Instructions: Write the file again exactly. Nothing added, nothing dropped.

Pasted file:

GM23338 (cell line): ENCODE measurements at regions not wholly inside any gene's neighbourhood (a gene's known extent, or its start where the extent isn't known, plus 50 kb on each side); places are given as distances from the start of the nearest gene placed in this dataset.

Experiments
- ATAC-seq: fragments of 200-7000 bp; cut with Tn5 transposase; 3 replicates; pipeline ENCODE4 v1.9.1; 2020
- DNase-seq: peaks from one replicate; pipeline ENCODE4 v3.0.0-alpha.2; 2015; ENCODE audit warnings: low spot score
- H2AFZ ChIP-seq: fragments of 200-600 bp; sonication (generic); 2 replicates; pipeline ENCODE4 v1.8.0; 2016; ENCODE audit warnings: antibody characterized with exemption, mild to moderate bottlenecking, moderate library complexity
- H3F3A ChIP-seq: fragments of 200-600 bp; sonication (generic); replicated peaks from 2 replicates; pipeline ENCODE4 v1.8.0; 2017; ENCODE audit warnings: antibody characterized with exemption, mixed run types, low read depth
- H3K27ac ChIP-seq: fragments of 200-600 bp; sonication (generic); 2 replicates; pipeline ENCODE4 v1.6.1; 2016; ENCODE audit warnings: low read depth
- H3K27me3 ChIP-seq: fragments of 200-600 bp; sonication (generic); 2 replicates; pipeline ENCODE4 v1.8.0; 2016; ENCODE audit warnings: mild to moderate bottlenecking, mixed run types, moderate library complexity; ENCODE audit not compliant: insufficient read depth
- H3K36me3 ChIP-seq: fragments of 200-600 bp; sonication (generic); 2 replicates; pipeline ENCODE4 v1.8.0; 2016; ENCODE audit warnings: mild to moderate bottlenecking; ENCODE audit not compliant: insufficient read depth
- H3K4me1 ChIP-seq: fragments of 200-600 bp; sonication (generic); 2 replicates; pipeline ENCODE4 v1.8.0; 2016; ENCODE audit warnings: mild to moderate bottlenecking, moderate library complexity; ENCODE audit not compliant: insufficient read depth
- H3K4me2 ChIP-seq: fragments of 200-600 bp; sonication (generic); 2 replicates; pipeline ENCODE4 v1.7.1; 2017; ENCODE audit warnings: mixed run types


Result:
GM23338 (cell line): ENCODE measurements at regions not wholly inside any gene's neighbourhood (a gene's known extent, or its start where the extent isn't known, plus 50 kb on each side); places are given as distances from the start of the nearest gene placed in this dataset.

Experiments
- ATAC-seq: fragments of 200-7000 bp; cut with Tn5 transposase; 3 replicates; pipeline ENCODE4 v1.9.1; 2020
- DNase-seq: peaks from one replicate; pipeline ENCODE4 v3.0.0-alpha.2; 2015; ENCODE audit warnings: low spot score
- H2AFZ ChIP-seq: fragments of 200-600 bp; sonication (generic); 2 replicates; pipeline ENCODE4 v1.8.0; 2016; ENCODE audit warnings: antibody characterized with exemption, mild to moderate bottlenecking, moderate library complexity
- H3F3A ChIP-seq: fragments of 200-600 bp; sonication (generic); replicated peaks from 2 replicates; pipeline ENCODE4 v1.8.0; 2017; ENCODE audit warnings: antibody characterized with exemption, mixed run types, low read depth
- H3K27ac ChIP-seq: fragments of 200-600 bp; sonication (generic); 2 replicates; pipeline ENCODE4 v1.6.1; 2016; ENCODE audit warnings: low read depth
- H3K27me3 ChIP-seq: fragments of 200-600 bp; sonication (generic); 2 replicates; pipeline ENCODE4 v1.8.0; 2016; ENCODE audit warnings: mild to moderate bottlenecking, mixed run types, moderate library complexity; ENCODE audit not compliant: insufficient read depth
- H3K36me3 ChIP-seq: fragments of 200-600 bp; sonication (generic); 2 replicates; pipeline ENCODE4 v1.8.0; 2016; ENCODE audit warnings: mild to moderate bottlenecking; ENCODE audit not compliant: insufficient read depth
- H3K4me1 ChIP-seq: fragments of 200-600 bp; sonication (generic); 2 replicates; pipeline ENCODE4 v1.8.0; 2016; ENCODE audit warnings: mild to moderate bottlenecking, moderate library complexity; ENCODE audit not compliant: insufficient read depth
- H3K4me2 ChIP-seq: fragments of 200-600 bp; sonication (generic); 2 replicates; pipeline ENCODE4 v1.7.1; 2017; ENCODE audit warnings: mixed run types